Requirements are a funny thing. They can be over- or underspecified, and it is often hard to know which is which.
Vagueness in the requirements can be bad or good. When requirements are vague, it is difficult to know what direction to go in, or whether the end result will be what the client is looking for. On the other hand, when the client can afford to experiment, vague requirements sometimes provide for novel solutions which the implementers would not have discovered had the requirements been more specific.
Programming in the requirements can also be bad or good. When non-programmers attempt pseudocode, it can lead to logically inconsistent requirements. Instead, when the client cannot afford to learn programming, the requirements should solely detail the needs of the client rather than the specific logic that needs implementing. On the other hand, providing pseudocode in the requirements makes implementation more straightforward, at least initially.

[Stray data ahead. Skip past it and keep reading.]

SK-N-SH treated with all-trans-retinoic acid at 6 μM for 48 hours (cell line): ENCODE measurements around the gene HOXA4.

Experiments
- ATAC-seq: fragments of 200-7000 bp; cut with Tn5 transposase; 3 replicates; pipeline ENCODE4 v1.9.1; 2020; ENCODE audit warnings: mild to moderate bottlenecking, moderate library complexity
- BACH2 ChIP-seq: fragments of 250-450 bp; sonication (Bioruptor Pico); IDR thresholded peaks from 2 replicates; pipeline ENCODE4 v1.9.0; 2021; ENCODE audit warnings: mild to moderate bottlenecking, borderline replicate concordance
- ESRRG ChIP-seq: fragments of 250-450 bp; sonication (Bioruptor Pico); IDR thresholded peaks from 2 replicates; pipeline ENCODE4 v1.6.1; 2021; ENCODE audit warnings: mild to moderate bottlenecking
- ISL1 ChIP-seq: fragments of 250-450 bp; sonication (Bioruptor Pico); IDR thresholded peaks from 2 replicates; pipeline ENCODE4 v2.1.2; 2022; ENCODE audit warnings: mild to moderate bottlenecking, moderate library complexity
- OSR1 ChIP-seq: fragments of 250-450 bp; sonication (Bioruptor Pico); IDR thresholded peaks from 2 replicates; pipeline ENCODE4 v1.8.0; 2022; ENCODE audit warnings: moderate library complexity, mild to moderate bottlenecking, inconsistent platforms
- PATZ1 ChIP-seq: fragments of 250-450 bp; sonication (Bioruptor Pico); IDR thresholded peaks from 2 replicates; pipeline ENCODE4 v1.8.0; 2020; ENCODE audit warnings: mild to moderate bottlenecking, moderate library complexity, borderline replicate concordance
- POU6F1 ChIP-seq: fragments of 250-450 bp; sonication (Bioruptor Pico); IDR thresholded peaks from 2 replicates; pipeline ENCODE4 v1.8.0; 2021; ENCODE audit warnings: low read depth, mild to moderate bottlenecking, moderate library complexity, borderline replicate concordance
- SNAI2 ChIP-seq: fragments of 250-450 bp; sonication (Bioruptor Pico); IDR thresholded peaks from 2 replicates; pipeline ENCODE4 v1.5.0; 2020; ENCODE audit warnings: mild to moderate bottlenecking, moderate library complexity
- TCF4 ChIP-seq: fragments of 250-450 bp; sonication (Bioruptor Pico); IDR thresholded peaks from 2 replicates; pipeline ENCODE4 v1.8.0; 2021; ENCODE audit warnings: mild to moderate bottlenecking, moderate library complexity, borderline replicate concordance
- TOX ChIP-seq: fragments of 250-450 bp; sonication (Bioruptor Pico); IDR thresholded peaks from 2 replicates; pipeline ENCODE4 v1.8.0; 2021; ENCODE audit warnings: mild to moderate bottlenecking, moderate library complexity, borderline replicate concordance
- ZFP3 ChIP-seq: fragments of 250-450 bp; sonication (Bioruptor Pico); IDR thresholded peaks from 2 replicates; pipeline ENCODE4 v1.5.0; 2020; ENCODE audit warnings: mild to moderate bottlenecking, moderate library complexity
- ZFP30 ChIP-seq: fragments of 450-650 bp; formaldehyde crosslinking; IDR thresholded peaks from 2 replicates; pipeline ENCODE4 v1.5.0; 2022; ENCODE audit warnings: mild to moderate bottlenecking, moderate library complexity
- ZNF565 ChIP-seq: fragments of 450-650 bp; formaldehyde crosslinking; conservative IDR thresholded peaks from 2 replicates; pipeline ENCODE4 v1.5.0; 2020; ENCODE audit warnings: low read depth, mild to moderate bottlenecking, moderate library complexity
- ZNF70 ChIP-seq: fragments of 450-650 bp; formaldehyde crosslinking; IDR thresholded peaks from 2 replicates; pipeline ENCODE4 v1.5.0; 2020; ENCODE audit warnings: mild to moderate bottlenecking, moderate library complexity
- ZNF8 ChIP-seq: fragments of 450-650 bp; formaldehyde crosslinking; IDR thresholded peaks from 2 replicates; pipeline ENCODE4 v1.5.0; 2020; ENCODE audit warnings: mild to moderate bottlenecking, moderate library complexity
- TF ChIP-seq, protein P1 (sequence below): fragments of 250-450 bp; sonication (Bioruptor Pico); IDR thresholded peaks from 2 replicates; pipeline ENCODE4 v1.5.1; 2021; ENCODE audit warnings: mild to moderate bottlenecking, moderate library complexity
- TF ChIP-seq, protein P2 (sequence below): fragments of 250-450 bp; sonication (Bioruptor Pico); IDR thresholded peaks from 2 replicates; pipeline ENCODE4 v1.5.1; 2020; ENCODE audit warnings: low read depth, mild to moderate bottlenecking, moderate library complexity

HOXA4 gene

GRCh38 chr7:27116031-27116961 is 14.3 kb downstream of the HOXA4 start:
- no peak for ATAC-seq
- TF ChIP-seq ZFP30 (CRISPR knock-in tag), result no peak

John D. Cook blogged about patches and specs today. I’ve not yet had time to view the video he linked to, but here’s the quote he selected:
Every time code is patched, it becomes a little uglier, harder to understand, harder to maintain, bugs get introduced.
If you don’t start with a spec, every piece of code you write is a patch.
Which means the program starts out from Day One being ugly, hard to understand, and hard to maintain.
– Leslie Lamport